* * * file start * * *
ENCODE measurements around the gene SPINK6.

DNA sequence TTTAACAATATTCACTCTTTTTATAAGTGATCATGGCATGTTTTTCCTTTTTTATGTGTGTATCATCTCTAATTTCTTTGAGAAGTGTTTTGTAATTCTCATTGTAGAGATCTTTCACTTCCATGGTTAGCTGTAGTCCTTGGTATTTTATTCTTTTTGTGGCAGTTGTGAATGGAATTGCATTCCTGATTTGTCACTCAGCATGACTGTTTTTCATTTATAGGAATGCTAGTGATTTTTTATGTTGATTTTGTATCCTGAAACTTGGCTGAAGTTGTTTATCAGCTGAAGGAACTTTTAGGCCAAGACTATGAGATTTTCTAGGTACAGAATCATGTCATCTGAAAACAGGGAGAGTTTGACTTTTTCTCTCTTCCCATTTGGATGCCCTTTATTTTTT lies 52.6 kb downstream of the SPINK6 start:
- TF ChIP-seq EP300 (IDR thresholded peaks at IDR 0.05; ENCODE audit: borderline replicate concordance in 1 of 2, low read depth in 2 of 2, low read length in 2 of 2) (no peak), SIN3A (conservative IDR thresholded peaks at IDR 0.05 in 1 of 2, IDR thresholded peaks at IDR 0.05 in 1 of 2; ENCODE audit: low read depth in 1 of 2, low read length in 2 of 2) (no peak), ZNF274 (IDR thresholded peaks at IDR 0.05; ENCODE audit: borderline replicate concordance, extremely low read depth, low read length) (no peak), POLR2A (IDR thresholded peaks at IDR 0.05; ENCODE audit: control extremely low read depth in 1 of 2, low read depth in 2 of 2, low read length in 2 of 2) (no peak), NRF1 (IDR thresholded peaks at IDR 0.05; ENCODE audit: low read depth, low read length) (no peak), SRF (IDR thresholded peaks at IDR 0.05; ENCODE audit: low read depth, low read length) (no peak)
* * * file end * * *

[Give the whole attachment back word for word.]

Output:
ENCODE measurements around the gene SPINK6.

DNA sequence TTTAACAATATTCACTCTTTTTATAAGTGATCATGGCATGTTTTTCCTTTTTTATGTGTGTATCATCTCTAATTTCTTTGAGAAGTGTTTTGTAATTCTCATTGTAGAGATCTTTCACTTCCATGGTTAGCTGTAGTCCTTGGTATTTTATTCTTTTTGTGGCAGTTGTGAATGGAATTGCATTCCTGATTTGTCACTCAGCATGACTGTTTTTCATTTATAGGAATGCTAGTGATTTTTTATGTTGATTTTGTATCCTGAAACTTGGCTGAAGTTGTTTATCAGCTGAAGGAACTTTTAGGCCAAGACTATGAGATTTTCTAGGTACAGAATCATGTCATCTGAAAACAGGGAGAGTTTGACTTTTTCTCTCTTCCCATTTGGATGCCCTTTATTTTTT lies 52.6 kb downstream of the SPINK6 start:
- TF ChIP-seq EP300 (IDR thresholded peaks at IDR 0.05; ENCODE audit: borderline replicate concordance in 1 of 2, low read depth in 2 of 2, low read length in 2 of 2) (no peak), SIN3A (conservative IDR thresholded peaks at IDR 0.05 in 1 of 2, IDR thresholded peaks at IDR 0.05 in 1 of 2; ENCODE audit: low read depth in 1 of 2, low read length in 2 of 2) (no peak), ZNF274 (IDR thresholded peaks at IDR 0.05; ENCODE audit: borderline replicate concordance, extremely low read depth, low read length) (no peak), POLR2A (IDR thresholded peaks at IDR 0.05; ENCODE audit: control extremely low read depth in 1 of 2, low read depth in 2 of 2, low read length in 2 of 2) (no peak), NRF1 (IDR thresholded peaks at IDR 0.05; ENCODE audit: low read depth, low read length) (no peak), SRF (IDR thresholded peaks at IDR 0.05; ENCODE audit: low read depth, low read length) (no peak)